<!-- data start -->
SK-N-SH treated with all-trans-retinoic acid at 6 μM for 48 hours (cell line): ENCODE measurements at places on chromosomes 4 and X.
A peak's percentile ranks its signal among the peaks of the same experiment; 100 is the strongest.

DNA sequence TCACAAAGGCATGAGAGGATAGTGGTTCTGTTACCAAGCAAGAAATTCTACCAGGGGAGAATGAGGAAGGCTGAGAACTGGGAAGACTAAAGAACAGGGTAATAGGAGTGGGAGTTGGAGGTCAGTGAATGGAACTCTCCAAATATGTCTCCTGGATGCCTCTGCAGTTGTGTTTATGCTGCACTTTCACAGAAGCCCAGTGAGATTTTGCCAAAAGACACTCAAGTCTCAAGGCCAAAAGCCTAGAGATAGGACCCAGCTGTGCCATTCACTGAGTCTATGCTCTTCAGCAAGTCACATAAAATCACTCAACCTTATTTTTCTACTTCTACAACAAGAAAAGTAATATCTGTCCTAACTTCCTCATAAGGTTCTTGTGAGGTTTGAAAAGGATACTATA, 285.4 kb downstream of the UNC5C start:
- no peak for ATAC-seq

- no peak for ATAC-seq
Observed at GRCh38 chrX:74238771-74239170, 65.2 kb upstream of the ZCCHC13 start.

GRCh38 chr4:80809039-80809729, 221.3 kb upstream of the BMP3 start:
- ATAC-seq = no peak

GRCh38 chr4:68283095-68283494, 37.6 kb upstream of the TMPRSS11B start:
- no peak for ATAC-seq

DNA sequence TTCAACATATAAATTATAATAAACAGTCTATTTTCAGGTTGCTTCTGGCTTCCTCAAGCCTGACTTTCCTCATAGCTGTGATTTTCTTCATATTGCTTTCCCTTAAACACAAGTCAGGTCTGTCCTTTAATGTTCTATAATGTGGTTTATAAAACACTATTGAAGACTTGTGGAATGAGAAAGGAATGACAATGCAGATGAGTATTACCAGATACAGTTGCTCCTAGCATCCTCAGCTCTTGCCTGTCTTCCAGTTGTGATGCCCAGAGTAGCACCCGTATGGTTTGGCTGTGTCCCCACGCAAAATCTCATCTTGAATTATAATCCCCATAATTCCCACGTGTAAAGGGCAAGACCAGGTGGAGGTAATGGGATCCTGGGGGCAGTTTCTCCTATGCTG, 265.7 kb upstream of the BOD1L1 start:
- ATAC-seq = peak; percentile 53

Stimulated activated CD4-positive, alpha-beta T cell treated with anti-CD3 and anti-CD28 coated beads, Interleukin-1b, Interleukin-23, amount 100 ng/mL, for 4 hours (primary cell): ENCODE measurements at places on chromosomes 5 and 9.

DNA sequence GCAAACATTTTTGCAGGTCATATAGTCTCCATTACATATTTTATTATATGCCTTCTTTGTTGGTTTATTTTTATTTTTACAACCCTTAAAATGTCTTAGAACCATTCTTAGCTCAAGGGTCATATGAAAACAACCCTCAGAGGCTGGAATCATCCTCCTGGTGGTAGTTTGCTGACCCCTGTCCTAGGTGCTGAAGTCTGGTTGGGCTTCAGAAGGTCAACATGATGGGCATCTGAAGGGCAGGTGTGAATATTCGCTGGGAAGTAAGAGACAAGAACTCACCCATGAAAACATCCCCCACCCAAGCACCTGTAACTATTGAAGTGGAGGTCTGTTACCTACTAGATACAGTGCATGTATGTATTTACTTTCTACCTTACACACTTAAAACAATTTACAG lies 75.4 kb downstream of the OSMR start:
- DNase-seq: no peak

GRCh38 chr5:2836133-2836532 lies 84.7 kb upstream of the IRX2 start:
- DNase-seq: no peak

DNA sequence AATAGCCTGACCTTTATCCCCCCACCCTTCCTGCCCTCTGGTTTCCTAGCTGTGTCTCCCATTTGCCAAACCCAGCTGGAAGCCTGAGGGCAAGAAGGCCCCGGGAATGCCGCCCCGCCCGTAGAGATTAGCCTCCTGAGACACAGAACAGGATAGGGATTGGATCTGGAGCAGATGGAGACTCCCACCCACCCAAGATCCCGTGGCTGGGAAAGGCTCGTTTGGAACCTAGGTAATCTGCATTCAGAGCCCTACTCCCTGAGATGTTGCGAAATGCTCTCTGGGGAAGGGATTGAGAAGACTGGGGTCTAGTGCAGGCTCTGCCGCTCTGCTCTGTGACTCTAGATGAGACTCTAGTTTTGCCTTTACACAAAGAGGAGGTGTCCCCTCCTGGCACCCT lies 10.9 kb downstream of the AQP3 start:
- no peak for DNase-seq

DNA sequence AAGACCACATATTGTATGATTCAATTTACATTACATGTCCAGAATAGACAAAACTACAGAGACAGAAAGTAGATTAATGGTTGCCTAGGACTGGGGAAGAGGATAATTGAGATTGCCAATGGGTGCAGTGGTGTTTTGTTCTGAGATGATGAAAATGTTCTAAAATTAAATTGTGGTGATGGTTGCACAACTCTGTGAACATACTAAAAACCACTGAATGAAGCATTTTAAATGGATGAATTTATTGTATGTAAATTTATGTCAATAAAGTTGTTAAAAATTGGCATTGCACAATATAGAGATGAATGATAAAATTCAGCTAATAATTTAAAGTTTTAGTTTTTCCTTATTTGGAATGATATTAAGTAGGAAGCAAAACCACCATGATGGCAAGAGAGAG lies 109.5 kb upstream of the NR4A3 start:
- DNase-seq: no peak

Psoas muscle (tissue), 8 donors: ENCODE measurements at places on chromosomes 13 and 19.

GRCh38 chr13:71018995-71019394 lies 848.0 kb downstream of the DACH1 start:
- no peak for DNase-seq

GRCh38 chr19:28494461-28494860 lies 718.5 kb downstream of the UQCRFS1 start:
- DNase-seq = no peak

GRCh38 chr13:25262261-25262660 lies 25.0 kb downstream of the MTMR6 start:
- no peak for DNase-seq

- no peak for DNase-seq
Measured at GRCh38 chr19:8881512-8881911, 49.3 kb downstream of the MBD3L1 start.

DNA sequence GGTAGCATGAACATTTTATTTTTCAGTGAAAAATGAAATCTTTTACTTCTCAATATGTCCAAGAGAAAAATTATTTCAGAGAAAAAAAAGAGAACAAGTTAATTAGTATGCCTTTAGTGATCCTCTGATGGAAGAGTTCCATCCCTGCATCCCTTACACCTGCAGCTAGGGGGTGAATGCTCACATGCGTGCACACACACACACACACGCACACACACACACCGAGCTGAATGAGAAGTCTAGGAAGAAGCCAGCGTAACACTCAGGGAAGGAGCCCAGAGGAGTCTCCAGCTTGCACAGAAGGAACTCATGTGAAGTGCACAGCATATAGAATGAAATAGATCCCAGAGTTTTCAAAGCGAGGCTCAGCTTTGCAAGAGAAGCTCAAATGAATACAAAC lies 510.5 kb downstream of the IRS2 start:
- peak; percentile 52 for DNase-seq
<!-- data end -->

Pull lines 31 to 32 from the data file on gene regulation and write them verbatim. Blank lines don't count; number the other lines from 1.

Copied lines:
DNA sequence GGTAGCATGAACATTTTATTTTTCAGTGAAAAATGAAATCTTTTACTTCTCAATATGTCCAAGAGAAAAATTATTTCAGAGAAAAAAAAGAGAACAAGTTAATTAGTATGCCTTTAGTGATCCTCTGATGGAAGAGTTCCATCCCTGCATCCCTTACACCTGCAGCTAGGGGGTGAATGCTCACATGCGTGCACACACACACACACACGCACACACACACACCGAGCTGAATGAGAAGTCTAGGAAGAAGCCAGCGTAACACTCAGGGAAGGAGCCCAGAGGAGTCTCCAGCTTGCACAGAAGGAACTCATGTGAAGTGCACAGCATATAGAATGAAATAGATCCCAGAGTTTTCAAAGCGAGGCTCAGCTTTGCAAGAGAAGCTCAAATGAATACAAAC lies 510.5 kb downstream of the IRS2 start:
- peak; percentile 52 for DNase-seq